Insomnia is one of the most common ailments in adults. A full ten percent of the population suffers from it. Despite all of the sleeping pills on the market, that number isn’t going down. We live in an anxiety-driven, caffeine-fueled culture, and that’s just the beginning. Considering the economic situation in the United States over the past few years, people have a lot to worry about, and worrying and sleep don’t mix. For many of us, bedtime is the only time of day we really stop and think. It’s the first quiet moment we’ve had since we woke up, and our brains take full advantage. But at what price? The science is definitive: poor sleep means poor health and when you’re tired you aren’t at your best. Your job performance suffers, your relationships suffer, and your health slowly deteriorates. What’s really going on here?
People who sleep soundly often take the ubiquitous activity for granted. They are unfamiliar with the endless wakeful nights of the tormented insomniac. But most people have experienced insomnia at least once in their lives—a terrible night when no amount of tiredness can shut down an active brain. I’ve had many of these nights in my life. They often happen in times of stress, when my troubles occupy my thoughts. It took a few years of regular insomnia before I started really researching possible causes, from my diet to my brand of foam mattress. I was surprised to find some clear criminals among the commonly-used substances in my daily life. I didn’t realize that my lifestyle choices were sabotaging my sleep! They may be sabotaging yours too. Here are some common culprits.
Every Thanksgiving, the rumor goes around that eating too much turkey will make you tired. While there is tryptophan in turkey, it seems that the bird gets an especially sleepy wrap. But is every American’s favorite meal really forcing you to hit the botanical latex mattress harder on Thanksgiving night? While most of us role our eyes and continue chowing down, when we hear this theory, it made us wonder if there was actually any truth to this old wives tale, and what you can do to stay awake this Thanksgiving.
With Veteran’s Day passing yesterday, it’s interesting and helpful to discuss the difficulties servicemen and their families can have in completing everyday tasks that most of us don’t even think twice about. One of the basic needs of all humans is sleep, but for those who are under stress or have been through a traumatic event in the military, sleep isn’t always easy to come by. We’ve talked about the effects of PTSD on sleep, but let’s talk about how soldiers and the families of soldiers can get sleep despite their very stressful and unique lifestyle.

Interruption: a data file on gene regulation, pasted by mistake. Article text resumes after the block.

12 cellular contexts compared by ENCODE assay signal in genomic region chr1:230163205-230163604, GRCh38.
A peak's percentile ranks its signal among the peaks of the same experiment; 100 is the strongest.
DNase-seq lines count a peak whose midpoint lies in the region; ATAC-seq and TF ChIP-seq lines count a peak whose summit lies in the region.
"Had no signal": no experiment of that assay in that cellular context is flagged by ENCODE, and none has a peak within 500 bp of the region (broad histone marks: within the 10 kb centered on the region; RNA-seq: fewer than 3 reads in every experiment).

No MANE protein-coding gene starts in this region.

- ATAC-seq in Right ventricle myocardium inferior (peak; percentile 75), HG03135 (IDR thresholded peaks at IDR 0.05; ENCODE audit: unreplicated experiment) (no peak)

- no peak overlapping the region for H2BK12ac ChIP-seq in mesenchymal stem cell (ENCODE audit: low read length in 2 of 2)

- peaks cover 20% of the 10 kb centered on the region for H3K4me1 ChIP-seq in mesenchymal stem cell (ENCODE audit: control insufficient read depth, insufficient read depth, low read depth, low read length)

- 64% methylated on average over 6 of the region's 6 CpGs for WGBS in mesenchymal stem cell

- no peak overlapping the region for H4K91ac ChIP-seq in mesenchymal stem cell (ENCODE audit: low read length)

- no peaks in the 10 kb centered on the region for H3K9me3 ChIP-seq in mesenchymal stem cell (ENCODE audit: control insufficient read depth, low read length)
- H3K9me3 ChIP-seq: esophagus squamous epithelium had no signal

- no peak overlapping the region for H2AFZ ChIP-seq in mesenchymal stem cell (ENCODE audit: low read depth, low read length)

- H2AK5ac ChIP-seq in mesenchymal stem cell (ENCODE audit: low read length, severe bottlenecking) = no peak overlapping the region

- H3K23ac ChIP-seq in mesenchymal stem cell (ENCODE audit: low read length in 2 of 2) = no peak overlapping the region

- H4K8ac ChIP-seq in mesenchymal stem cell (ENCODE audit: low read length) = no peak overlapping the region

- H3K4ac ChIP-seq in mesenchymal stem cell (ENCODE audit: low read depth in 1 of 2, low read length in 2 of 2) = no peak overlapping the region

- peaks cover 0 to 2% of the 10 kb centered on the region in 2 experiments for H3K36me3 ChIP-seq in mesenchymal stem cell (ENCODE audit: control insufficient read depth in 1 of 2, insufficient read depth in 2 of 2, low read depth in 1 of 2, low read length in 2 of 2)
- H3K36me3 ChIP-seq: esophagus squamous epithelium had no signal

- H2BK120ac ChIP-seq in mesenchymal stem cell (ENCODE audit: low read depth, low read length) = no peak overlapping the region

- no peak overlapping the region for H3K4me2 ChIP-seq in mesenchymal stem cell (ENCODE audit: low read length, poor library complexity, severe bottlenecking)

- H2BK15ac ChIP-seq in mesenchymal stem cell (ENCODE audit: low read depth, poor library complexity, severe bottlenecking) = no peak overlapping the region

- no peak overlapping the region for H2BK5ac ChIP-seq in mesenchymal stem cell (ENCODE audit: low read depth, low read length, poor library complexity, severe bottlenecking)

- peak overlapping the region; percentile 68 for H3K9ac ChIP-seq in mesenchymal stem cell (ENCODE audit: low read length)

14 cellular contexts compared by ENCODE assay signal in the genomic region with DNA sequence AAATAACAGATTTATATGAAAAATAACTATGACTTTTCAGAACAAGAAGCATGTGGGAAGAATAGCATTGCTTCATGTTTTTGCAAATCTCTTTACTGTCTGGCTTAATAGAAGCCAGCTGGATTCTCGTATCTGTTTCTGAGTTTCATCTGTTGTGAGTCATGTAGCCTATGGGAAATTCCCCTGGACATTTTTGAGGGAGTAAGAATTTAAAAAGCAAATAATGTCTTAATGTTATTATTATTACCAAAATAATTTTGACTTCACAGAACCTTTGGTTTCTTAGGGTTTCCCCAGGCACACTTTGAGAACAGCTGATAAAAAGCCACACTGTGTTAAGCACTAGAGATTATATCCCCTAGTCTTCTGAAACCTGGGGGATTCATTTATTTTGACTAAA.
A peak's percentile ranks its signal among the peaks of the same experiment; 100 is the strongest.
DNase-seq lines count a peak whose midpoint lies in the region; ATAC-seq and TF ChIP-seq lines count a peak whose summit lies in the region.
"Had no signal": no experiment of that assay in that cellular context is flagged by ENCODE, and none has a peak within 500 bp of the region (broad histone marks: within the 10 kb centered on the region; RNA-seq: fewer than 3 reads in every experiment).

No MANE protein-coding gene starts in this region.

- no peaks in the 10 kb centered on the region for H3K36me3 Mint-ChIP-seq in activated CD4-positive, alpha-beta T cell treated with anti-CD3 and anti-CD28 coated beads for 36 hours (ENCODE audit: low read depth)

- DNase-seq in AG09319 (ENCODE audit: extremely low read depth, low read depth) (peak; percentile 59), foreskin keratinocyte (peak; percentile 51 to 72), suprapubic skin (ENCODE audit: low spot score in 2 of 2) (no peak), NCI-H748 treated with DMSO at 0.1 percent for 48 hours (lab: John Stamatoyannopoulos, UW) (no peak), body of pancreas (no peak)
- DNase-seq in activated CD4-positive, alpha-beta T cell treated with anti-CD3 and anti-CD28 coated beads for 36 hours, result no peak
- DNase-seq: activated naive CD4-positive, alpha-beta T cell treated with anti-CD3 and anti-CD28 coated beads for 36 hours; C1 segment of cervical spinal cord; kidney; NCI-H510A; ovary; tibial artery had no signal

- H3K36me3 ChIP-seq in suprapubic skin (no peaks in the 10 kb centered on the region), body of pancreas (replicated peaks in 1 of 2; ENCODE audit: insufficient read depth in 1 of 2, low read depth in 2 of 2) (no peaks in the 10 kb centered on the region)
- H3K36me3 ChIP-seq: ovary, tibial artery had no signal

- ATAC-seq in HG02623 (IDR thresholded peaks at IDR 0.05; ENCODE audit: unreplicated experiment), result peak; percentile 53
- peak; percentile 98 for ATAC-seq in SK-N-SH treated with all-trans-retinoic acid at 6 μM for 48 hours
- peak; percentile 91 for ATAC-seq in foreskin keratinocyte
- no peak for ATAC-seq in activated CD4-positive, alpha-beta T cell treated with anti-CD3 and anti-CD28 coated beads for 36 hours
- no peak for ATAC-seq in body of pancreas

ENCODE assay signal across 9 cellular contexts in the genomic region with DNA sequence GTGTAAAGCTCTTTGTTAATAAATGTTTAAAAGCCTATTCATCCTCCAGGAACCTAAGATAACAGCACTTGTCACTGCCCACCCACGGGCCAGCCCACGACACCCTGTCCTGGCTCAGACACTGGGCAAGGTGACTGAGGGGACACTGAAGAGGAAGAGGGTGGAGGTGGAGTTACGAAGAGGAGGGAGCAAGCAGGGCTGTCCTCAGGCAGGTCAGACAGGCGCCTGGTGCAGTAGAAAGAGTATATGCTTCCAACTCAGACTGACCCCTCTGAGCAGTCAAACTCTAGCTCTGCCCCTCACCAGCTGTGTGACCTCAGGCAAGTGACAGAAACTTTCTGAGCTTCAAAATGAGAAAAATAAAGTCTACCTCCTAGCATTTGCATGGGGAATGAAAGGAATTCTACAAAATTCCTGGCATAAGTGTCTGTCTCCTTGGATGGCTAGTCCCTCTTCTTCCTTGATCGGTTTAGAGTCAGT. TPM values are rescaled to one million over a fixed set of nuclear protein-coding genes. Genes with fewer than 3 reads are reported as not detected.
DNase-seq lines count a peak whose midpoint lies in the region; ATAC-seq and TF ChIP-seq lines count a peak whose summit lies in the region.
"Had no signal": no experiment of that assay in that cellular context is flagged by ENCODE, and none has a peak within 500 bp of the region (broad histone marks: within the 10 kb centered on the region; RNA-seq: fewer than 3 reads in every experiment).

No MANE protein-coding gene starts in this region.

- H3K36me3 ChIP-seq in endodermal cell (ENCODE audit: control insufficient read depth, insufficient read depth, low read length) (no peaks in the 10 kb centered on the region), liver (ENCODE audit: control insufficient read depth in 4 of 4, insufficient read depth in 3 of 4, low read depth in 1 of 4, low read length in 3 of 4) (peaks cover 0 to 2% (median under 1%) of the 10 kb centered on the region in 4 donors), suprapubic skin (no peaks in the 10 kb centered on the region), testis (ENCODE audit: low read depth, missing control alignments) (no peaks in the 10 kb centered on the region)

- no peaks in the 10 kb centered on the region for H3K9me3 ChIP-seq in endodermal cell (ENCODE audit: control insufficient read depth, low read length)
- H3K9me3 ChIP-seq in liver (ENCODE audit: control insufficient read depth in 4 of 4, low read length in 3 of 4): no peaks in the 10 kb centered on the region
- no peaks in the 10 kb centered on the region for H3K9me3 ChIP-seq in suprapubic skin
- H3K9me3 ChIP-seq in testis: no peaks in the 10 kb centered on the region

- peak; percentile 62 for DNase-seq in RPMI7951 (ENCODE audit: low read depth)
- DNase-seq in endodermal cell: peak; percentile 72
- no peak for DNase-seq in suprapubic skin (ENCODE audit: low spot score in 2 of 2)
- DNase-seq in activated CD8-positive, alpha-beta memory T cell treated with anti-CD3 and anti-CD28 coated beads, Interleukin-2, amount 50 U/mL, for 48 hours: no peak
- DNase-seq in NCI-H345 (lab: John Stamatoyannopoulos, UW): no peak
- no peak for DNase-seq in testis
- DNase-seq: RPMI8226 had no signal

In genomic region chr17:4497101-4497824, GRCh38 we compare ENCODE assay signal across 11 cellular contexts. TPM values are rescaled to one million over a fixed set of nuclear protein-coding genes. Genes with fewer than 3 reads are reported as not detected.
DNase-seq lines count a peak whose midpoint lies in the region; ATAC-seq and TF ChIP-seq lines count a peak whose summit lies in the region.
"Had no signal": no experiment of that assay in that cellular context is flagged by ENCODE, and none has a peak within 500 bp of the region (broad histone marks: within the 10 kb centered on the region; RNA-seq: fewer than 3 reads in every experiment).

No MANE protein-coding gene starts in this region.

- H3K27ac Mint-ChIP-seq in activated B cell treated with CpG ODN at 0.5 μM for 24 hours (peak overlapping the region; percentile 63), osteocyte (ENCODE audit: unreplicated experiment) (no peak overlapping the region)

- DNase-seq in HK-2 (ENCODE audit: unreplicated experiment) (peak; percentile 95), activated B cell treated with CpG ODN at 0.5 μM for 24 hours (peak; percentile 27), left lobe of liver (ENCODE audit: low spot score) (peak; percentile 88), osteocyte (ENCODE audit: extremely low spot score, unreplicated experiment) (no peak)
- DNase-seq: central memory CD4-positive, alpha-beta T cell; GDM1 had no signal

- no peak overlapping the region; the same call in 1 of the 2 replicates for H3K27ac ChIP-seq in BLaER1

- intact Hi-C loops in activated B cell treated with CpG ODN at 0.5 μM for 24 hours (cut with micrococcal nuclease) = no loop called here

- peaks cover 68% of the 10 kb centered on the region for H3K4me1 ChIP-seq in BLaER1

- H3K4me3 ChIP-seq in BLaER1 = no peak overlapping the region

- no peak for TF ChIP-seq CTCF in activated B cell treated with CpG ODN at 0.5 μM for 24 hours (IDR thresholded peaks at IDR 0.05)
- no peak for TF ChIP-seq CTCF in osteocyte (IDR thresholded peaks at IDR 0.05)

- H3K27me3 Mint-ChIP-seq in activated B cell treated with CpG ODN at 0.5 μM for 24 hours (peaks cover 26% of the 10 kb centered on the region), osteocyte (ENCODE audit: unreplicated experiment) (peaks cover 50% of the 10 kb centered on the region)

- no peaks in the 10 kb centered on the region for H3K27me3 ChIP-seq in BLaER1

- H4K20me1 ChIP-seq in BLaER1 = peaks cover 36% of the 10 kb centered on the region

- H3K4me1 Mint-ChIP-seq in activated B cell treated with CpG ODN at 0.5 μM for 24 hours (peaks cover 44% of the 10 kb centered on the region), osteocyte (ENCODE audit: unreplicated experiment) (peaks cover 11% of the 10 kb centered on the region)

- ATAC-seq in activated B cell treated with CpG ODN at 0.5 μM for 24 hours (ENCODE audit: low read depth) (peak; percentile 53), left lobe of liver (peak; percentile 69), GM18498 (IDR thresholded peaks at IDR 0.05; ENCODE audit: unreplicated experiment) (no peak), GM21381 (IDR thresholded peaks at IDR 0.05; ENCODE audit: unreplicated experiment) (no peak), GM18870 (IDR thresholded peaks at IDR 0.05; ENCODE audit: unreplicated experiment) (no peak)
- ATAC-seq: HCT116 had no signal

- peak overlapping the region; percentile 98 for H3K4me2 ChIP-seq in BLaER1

It seems that in this day and age, there are more and more difficulties plaguing our children. Between the rise in childhood obesity and the increased number of children diagnosed with ADHD each year, it can be difficult to bring a child up healthy. Many marketing campaigns are being done to make the public more aware of these childhood problems and ADHD is a main area of concern.
There have been many issues for children with behavioral problems when it comes to falling asleep at night. Let’s first discuss the problems children with ADHD can face with sleeping and then we can talk about some solutions to have them falling asleep peacefully on their latex mattress tonight.
It happens to the best of us. You have a late night snack, or even just a rich dinner and you end up paying the price laying awake on your botanical mattress with acid reflux for the majority of the night. Reflux–also called acid reflux or gastroesophageal reflux disease or GERD–is a painful and bothersome condition that develops when stomach contents are able to flow back up into the esophagus. It can strike at any time, but many people are awoken at night because of the heartburn and chest pain that accompany reflux. If you experience this, you may need to make some changes to your eating habits and bedtime routine to help prevent reflux and ensure a better night’s sleep. Let’s learn how to stop acid reflux before it ruins your night of sleep.
This Halloween, after your kids come down from their sugar high, they’re bound to here plenty of ghost stories on Halloween night. When they finally settle in for the night, they’ll be guaranteed to find monsters under the bed, which can be hard to explain, and cause you to lose sleep as well as them. This Halloween, let’s find a way to eliminate the monsters in question for once and for all so that you and them can sleep soundly on your foam latex mattresses tonight.
For years and years, my mother and grandmother have been telling me, “make sure you dry your hair before you go to sleep, you’ll catch a cold if you go to bed with wet hair.” For most of those years, I’ve often wondered if this was actually true or if it was just an old wives tale. I actually prefer going to bed with a wet head, that way in the morning, I can quickly style my hair without having to damage it by using the blow dryer. Let’s bust this myth open and find out if sleeping on your foam latex mattress with a wet head is actually dangerous or a myth gone too far.
We’ve officially said goodbye to summer and are in the thick of the autumn season. With the changing of the leaves, comes unfortunately, the fall bugs, mainly, the common cold. While we all suffer from this nuisance of a sickness, there’s not much that ever seems to work to prevent the common cold – until now that is. Scientists have found that getting a good night of sleep can actually help to prevent the common cold. While of course there are many factors to help prevent it, it’s a revolutionary idea and one that could have you sleeping better at night and waking up without the sniffles in the morning. Let’s learn how getting a good night sleep on your botanical mattress could prevent you from getting sick.